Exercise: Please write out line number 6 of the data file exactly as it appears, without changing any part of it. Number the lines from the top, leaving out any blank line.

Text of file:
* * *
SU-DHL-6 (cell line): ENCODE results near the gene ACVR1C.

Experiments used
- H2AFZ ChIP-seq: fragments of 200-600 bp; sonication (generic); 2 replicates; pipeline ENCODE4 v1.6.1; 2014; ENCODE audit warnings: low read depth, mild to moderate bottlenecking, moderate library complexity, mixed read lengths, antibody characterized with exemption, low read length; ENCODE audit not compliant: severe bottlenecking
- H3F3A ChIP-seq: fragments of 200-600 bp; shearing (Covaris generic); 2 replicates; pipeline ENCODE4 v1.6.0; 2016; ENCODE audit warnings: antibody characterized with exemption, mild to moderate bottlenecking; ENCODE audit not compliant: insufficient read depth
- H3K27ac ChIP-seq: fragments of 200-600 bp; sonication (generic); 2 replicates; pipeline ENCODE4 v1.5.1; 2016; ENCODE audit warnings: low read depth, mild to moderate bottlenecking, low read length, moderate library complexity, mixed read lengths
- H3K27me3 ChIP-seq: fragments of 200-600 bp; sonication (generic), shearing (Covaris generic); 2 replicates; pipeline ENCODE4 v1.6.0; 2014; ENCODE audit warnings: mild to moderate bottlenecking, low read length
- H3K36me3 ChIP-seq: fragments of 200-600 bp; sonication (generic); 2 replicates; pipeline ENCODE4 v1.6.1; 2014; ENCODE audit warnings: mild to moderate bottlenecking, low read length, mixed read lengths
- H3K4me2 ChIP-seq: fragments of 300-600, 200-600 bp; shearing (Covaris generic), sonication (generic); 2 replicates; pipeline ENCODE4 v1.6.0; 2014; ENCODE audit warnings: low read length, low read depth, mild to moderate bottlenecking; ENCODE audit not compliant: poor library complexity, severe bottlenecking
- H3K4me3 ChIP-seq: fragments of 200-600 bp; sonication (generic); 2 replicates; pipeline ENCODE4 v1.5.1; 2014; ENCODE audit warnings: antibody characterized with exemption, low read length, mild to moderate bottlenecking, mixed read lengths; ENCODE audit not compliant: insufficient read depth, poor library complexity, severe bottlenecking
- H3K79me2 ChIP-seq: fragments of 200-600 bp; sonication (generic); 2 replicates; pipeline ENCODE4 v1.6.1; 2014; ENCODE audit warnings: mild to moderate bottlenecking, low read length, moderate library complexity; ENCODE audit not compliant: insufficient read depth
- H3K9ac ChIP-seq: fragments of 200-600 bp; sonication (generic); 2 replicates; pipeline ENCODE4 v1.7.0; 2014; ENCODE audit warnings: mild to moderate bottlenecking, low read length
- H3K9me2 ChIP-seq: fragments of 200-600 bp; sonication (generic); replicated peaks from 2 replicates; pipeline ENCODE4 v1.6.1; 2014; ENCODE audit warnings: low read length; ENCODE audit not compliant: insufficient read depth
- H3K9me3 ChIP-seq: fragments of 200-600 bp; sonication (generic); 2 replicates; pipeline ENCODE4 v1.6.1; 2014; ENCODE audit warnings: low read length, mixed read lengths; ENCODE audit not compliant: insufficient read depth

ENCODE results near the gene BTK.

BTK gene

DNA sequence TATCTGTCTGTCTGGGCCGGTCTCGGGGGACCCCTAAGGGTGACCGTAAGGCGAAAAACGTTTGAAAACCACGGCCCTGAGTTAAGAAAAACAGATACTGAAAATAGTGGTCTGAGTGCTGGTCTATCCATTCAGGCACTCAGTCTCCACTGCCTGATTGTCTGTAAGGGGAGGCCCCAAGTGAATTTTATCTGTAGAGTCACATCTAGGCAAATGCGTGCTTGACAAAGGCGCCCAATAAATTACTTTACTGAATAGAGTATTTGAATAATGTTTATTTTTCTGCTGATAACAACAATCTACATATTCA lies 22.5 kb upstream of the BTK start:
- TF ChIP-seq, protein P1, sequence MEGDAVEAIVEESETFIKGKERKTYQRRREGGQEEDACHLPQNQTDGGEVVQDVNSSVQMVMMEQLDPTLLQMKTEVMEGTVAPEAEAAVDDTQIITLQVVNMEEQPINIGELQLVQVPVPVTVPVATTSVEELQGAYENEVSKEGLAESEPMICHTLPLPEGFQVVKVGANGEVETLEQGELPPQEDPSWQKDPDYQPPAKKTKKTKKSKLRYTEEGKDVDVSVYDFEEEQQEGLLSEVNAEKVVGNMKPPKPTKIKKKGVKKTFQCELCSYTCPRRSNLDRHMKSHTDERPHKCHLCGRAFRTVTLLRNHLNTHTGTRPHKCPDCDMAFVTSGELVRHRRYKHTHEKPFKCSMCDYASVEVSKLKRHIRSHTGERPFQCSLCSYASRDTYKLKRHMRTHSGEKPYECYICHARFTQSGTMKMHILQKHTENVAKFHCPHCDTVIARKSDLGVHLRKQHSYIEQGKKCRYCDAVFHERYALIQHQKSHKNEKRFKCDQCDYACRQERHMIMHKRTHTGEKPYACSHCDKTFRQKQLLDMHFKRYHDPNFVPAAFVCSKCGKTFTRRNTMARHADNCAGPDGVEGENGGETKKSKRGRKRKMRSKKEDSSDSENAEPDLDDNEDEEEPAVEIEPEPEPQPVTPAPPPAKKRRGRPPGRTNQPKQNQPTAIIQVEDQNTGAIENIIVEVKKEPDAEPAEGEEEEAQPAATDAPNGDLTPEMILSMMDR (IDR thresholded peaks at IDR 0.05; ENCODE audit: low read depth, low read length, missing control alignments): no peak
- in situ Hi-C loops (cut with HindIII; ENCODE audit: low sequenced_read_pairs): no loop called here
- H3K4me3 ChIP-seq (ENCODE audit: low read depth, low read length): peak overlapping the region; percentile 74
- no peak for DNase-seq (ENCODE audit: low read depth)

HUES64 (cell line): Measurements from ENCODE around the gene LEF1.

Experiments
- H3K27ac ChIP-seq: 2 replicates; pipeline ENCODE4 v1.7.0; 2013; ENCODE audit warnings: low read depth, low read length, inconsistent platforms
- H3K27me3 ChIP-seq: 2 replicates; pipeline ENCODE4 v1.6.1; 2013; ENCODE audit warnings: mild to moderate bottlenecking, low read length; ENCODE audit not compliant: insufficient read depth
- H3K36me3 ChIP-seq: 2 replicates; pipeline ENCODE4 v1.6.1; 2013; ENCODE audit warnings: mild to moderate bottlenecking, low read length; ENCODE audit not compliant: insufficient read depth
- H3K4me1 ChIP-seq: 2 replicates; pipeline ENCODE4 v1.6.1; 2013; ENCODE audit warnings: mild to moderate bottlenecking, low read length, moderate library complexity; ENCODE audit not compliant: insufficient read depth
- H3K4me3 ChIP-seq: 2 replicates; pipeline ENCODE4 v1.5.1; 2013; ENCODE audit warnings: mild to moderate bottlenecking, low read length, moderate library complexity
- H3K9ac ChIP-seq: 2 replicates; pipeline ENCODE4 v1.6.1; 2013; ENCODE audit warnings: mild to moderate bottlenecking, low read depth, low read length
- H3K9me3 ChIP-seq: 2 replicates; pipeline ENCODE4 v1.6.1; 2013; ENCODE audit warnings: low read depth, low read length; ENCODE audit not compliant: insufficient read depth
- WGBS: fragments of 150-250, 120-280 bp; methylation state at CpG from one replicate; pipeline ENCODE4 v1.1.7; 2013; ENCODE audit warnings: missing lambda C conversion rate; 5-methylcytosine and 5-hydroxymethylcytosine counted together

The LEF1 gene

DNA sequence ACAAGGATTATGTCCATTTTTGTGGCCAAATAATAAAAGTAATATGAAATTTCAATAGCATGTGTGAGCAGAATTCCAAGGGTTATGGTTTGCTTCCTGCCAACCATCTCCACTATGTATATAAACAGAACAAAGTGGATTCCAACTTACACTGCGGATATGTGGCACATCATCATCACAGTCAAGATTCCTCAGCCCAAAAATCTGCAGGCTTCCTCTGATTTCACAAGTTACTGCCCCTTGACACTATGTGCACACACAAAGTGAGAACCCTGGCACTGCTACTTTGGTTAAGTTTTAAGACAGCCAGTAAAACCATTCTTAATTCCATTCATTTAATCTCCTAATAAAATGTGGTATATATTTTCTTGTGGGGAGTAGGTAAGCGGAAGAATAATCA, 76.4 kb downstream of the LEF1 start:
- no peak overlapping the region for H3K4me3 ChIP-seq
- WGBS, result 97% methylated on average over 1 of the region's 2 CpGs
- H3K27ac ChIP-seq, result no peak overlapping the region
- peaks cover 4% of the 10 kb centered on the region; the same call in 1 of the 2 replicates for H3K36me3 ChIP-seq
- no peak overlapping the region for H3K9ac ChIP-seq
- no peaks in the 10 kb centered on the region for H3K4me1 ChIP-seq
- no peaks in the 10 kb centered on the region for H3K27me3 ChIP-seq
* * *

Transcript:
- H3K27me3 ChIP-seq: fragments of 200-600 bp; sonication (generic), shearing (Covaris generic); 2 replicates; pipeline ENCODE4 v1.6.0; 2014; ENCODE audit warnings: mild to moderate bottlenecking, low read length